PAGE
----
COVID-19 Testing: What You Need to Know – CDC

Types of Tests

Viral tests look for a current infection with SARS-CoV-2, the virus that causes COVID-19, by testing specimens from your nose or mouth. There are two main types of viral tests: nucleic acid amplification tests (NAATs) and antigen tests. In certain circumstances, one test type may be recommended over the other. All tests should be performed following FDA’s requirements.

  • NAATs, such as PCR-based tests, are most often performed in a laboratory. They are typically the most reliable tests for people with or without symptoms. These tests detect viral genetic material, which may stay in your body for up to 90 days after you test positive. Therefore, you should not use a NAAT if you have tested positive in the last 90 days.
  • Antigen tests* are rapid tests which produce results in 15-30 minutes. They are less reliable than NAATs, especially for people who do not have symptoms. A single, negative antigen test result does not rule out infection.  To best detect infection, a negative antigen test should be repeated at least 48 hours apart (known as serial testing). Sometimes a follow-up NAAT may be recommended to confirm an antigen test result.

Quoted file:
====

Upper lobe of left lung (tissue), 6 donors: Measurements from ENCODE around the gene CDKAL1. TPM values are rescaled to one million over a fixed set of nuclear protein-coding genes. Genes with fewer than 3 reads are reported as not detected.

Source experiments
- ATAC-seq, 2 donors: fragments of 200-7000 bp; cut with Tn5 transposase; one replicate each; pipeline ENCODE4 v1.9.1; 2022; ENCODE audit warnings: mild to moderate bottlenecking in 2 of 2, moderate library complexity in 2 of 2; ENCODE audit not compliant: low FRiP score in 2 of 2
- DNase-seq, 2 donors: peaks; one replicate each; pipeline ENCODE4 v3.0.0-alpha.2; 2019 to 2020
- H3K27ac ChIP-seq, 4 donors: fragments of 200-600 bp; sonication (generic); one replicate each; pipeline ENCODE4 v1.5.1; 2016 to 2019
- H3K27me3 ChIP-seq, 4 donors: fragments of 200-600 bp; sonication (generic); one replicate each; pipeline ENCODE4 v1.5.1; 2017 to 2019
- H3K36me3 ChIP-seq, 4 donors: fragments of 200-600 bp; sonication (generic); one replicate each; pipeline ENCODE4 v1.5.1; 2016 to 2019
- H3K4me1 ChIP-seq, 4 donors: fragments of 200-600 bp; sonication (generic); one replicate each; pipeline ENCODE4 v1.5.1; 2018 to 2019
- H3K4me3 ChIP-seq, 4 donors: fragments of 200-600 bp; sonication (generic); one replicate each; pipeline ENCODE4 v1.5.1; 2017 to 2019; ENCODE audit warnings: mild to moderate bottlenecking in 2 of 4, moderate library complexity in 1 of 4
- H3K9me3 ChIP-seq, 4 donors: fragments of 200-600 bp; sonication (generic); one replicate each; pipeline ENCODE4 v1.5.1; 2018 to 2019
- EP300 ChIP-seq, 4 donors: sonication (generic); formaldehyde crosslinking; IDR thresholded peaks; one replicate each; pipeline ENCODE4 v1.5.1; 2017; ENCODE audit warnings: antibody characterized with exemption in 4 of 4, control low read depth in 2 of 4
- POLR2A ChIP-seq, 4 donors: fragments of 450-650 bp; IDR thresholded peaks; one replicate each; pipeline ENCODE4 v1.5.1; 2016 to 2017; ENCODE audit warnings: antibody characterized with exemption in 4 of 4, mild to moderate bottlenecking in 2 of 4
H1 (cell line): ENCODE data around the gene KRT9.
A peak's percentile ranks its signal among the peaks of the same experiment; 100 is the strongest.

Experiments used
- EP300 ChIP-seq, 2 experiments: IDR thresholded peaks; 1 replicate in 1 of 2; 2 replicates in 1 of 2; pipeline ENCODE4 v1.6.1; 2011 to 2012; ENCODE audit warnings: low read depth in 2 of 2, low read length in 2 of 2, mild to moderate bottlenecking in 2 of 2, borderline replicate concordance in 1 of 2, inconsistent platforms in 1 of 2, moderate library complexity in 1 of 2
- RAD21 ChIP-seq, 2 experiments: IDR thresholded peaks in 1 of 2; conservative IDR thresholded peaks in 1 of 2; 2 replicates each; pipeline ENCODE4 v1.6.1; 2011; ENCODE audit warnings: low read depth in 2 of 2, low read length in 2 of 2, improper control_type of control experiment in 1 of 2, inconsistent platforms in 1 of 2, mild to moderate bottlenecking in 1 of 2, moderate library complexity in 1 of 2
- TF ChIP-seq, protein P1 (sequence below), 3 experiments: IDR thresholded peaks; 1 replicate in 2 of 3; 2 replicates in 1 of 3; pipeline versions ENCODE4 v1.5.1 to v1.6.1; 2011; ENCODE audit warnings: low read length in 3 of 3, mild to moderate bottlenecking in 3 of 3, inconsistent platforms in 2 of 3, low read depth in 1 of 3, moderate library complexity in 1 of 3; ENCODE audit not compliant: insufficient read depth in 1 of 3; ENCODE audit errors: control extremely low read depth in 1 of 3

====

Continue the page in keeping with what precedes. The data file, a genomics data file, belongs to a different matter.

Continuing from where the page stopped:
*Self-tests, or at-home tests, are usually antigen tests that can be taken anywhere without having to go to a specific testing site. Follow FDA and manufacturer’s instructions, including for the number of times you may need to test. Multiple negative test results increase the confidence that you are not infected with the virus that causes COVID-19.

  • You can order free self-test kits at COVIDtests.gov or purchase tests online, in pharmacies, and retail stores.
  • You can also visit FDA’s website to see a list of authorized tests.
  • As noted in the labeling for authorized over-the-counter antigen tests: Negative results should be treated as presumptive (meaning that they are preliminary results). Negative results do not rule out SARS-CoV-2 infection and should not be used as the sole basis for treatment or patient management decisions, including infection control decisions. Please see FDA guidance on the use of at-home COVID-19 antigen tests.

About Self-Tests Source